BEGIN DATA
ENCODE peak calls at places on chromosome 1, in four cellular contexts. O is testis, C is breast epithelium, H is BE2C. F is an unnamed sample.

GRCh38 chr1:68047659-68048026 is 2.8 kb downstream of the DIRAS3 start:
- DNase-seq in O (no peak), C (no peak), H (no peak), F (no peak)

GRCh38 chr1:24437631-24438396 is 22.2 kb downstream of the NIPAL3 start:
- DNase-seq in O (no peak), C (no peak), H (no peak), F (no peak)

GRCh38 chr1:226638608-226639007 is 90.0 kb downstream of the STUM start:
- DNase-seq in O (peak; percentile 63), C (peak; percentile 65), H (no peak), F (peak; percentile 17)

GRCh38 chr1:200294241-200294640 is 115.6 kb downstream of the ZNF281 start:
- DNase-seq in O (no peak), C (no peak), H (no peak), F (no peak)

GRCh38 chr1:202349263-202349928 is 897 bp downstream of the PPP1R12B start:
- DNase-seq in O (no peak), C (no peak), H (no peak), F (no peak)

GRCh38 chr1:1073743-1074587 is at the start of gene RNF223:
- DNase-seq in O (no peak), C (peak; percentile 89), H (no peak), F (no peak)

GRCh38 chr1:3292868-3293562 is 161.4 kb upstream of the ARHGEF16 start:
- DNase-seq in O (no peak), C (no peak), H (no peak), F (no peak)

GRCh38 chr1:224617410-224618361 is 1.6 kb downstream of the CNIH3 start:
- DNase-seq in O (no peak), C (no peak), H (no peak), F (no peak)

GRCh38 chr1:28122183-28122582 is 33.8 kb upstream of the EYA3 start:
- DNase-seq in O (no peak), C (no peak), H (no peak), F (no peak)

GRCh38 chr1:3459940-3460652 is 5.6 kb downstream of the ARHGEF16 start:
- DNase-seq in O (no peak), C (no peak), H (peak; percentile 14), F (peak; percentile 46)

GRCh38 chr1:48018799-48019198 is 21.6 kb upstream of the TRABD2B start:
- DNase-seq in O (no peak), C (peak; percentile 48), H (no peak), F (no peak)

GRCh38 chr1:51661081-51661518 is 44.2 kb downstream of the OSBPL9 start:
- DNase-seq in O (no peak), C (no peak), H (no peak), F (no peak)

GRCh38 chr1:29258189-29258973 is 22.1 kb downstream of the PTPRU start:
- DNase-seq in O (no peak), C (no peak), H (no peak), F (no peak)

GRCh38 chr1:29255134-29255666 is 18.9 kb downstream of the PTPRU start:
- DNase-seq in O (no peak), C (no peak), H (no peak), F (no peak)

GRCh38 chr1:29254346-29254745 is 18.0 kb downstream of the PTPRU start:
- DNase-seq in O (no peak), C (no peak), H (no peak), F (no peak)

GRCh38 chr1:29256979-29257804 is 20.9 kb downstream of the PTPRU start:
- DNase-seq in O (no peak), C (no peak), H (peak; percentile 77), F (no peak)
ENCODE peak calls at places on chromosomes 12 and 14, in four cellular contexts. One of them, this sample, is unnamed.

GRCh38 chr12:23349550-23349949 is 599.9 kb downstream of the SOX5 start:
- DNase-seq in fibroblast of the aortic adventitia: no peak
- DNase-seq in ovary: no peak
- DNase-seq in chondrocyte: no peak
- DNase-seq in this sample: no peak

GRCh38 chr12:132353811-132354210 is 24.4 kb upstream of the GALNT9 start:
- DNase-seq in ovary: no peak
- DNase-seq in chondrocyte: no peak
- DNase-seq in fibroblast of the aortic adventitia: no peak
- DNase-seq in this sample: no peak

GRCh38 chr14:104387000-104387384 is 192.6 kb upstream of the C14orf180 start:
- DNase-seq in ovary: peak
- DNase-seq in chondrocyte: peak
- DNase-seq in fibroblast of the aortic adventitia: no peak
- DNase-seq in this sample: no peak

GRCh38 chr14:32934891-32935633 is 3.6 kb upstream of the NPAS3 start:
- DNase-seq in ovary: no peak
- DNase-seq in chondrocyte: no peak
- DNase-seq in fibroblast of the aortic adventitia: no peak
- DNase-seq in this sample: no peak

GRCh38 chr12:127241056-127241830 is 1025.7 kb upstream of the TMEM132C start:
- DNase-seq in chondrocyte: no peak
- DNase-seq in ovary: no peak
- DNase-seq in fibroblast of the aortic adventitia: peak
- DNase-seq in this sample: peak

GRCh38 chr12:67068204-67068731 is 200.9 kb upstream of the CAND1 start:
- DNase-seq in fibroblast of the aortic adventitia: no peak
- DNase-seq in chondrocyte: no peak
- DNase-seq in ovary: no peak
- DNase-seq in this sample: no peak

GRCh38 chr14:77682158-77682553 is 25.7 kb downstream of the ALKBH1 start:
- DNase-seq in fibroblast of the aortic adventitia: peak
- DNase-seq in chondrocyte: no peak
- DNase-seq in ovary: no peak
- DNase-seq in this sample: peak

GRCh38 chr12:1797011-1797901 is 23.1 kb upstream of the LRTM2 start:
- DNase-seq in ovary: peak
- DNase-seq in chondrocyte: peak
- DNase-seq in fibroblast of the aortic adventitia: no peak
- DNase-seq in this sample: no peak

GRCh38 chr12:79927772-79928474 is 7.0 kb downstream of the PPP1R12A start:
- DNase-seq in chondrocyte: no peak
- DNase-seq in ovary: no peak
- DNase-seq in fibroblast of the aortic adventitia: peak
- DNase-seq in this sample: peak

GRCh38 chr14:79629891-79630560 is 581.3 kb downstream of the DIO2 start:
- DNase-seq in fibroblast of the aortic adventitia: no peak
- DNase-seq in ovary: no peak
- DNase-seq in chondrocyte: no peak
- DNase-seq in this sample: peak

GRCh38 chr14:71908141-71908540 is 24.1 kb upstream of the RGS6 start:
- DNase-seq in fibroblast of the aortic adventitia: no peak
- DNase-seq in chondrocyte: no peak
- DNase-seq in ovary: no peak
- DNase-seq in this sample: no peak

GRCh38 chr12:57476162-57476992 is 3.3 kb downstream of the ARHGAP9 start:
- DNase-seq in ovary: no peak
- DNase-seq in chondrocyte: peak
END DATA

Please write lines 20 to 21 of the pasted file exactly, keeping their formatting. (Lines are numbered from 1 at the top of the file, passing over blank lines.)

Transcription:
GRCh38 chr1:3459940-3460652 is 5.6 kb downstream of the ARHGEF16 start:
- DNase-seq in O (no peak), C (no peak), H (peak; percentile 14), F (peak; percentile 46)